The Ghana Civil Aviation Authority (GCAA) has ruled out any form of compensation for local airlines despite the huge losses being recorded by them due to the severe harmattan weather.
[contextly_sidebar id=”5TM58622TdDvVQA7VhZ97VOcrMsPYWcO”]Domestic Airlines were directed to ground flights by the authority last week for about two more weeks as a result of bad weather caused by the harmattan.
The Ghana Civil Aviation Authority in a “Notice to Air Men [NOTAM],” on Saturday December 5, 2015 warned that the weather may only be safe for flights after December 15, 2015.
Domestic airlines would thus be grounded until that time, unless a dramatic change in the weather pattern.
The development is expected to lead to the airlines losing an estimated GH¢6million per week if the harmattan, which is associated with poor visibility, continues to cause flight suspensions and delays.
According to the B&FT, Africa World Airlines (AWA), which operates 50-seat ERJ 145LR jets to Tamale, Kumasi and Takoradi, is estimated to lose about GH¢2.5million in gross revenue per week if visibility continues to be poor.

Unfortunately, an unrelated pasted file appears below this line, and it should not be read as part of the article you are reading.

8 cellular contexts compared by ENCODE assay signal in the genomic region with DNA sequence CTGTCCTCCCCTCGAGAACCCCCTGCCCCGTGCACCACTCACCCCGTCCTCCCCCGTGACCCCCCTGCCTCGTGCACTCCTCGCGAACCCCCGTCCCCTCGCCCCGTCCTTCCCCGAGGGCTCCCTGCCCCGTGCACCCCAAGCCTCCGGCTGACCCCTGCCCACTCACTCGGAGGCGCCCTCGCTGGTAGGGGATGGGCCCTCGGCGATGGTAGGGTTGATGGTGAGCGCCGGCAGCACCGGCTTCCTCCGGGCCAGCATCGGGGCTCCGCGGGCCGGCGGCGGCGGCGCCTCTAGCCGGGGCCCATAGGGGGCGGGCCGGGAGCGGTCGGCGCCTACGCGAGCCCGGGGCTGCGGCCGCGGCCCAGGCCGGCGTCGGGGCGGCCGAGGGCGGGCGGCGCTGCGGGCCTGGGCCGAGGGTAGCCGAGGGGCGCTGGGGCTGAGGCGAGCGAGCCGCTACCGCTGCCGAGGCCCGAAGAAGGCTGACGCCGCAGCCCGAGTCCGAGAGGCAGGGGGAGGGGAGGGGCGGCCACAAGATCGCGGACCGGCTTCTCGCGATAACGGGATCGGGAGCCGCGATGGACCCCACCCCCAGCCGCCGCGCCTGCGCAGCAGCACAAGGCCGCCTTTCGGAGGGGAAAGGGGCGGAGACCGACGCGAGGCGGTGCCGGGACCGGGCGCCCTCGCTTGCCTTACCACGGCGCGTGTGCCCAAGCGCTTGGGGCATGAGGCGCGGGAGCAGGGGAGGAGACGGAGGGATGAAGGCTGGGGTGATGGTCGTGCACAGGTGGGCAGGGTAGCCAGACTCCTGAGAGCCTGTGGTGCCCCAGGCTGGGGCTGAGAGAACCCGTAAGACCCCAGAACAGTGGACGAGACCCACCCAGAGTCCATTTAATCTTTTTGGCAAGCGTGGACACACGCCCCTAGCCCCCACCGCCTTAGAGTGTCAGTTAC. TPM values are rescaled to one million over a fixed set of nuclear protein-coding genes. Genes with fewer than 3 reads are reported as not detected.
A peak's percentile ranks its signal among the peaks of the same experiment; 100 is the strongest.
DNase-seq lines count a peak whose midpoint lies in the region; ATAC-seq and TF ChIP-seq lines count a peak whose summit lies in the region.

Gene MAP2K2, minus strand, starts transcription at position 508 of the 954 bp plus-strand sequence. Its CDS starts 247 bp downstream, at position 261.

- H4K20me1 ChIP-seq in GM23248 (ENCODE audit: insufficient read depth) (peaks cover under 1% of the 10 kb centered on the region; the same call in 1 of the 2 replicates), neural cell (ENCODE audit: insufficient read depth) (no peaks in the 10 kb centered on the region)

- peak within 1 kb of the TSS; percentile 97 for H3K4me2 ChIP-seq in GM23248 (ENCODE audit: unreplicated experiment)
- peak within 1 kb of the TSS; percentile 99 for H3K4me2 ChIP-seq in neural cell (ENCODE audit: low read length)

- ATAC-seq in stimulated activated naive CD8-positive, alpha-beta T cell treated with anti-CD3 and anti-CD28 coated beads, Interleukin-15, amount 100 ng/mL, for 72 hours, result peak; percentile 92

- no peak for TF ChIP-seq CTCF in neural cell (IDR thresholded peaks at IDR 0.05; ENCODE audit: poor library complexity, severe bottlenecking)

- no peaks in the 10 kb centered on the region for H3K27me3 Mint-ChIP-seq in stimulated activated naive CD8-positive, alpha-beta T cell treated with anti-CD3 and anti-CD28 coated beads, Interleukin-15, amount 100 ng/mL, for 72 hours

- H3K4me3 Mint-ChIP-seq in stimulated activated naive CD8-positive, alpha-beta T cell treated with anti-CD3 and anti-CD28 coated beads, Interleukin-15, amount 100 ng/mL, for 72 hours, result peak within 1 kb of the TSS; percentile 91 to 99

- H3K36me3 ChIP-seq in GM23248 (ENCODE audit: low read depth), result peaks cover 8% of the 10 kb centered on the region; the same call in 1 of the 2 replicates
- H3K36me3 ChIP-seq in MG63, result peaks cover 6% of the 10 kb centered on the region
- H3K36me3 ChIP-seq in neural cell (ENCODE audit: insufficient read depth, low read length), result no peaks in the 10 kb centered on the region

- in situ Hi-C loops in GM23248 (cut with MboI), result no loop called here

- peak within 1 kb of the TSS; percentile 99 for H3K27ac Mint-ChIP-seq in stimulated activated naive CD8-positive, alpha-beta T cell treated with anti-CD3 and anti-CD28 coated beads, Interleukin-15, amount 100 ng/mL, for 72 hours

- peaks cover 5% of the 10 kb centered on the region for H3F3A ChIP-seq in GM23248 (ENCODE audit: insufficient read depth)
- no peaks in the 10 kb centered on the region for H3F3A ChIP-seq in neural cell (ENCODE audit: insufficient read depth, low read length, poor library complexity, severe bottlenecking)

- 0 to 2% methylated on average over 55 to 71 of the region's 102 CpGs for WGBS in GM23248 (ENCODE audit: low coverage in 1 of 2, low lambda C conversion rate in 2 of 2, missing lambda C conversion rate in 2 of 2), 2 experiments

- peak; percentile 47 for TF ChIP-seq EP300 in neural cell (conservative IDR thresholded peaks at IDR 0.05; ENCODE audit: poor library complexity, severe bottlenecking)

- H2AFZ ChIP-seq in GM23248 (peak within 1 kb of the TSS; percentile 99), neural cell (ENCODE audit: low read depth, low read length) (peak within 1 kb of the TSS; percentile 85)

Starbow, which operates two 94-seat BAe 146-300 jets and a Bombardier Dash 8 Q400 aircraft that can seat up to 78 passengers, is estimated to lose about GH¢4million per week if the dusty season continues.
There are fears the latest development will only worsen the predicament of the local aviation industry which is already inundated with high cost of operations including high price of aviation fuel and increasing taxes following the imposition of 17.5 percent Value Added Tax (VAT) in July,2015 on their operations.
There have been calls for the regulator- GCAA to offer some form of reprieve for the airlines for this period.
But the Deputy Director General of the authority Martey Atoklo tells Citi Business News no such move will be made.
He explains that ‘these weather phenomenon airlines experience is not peculiar to Ghana, some countries experience typhoons, storms etc, we- GCAA don’t have compensation in place for these issues but what the airlines do is that they manage it ‘.
By: Vivian Kai Lokko/citifmonline.com/Ghana